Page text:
Trilliums are beginning to bloom here too. We don't have the one you have in this picture. Mine is the Prairie Trillium. FUN to see what is blooming in your area.

SeagullSuzie said...

Beautiful gardens and unusual plants and a shock to see the terrapin!

Shirley said...

Hello everyone, thanks for all your comments. I especially love sharing garden visits for those who live in the area and probably have never visited this garden and to those who will never be able to :-)

Janneke, I'm delighted to be able to take you along with us :-)

Sue, thanks, that’s the plant name I was thinking of too. Now, I thought the same as you on the terrapin after our initial delight at seeing it. I asked the info/ticket lady about the terrapins. I eventually recalled seeing a terrapin there many years ago. I also wondered if they caught them and put them somewhere to over winter indoors. I was told that yes, there had been terrapins for many, many years in this pond but they died. The two that are in there just now were donated by someone and have been there two years. They don’t remove the terrapins from the pond during winter. It is believed that they choose to hibernate out of the pond in the ground material of the Gunneras. I didn’t ask her the question about them possibly causing havoc amongst indigenous wildlife but instead planned to email the University to ask for a more detailed response. When I do, I will post their response in a comment here or as an update to this post. You’ve got to think that the terrapins have to be changing the balance of nature in this pond. However, you’ve also got to think that a University Botanical garden has to be sensitive to this too. An interesting one this.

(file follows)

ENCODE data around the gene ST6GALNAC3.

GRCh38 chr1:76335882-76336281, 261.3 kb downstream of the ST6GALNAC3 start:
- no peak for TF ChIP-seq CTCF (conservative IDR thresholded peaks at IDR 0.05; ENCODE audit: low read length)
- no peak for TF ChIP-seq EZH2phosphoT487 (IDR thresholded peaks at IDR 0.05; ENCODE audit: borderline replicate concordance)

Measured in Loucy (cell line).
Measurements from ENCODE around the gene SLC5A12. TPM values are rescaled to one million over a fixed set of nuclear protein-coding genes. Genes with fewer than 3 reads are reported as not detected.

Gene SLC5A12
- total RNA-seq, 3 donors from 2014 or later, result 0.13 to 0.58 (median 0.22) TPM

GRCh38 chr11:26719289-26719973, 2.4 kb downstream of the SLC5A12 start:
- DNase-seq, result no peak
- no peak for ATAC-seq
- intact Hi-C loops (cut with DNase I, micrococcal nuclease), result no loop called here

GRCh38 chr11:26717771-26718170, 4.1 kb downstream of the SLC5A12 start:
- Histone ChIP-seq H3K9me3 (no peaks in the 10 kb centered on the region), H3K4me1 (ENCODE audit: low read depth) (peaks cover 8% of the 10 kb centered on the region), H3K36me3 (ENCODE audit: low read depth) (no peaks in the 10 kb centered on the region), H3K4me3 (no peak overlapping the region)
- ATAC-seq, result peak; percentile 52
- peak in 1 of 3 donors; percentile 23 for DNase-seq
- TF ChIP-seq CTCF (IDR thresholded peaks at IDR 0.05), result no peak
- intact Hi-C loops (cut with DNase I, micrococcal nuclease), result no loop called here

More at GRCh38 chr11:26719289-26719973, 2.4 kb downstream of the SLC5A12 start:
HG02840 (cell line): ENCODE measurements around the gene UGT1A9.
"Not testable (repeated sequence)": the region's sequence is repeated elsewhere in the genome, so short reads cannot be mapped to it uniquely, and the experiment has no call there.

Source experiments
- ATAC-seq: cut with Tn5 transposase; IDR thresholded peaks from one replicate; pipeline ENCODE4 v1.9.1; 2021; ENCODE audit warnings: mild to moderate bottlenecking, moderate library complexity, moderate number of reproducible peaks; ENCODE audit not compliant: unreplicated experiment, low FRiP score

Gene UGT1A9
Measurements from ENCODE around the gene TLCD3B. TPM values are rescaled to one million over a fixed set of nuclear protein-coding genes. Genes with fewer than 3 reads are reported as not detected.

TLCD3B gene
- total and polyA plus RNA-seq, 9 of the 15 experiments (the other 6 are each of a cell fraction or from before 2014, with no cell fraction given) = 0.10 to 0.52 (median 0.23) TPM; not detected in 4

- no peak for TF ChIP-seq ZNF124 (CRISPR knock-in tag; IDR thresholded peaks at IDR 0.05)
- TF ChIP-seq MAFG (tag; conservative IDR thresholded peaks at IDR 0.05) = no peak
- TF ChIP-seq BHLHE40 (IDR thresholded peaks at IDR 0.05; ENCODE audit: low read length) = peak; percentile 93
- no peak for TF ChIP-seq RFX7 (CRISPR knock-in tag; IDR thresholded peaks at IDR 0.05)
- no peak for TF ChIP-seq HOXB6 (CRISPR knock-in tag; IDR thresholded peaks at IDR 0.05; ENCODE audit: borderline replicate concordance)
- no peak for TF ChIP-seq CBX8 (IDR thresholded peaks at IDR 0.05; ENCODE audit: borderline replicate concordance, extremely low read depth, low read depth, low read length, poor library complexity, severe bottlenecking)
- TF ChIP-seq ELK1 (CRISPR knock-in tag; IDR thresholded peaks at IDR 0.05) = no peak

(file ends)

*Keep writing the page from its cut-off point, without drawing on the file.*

Lisa, Ah… great to hear you are enjoying flowers with you now after your hard winter. Oh… just looked at images of your prairie trillium and it is a beauty! My garden is enjoying many blooms and I need to get my camera out to record them before they are gone again – garden and gardenwatching time is just flying by :-)

Suzie, this is what I’d call a modest Botanical garden but I do enjoy my visits here. If it wasn’t for my interest in the pond plantings and standing near the edge we probably wouldn’t have noticed the terrapin swimming in the pond. How many wildlife moments are under our noses that we just don’t see while walking and chatting ;-)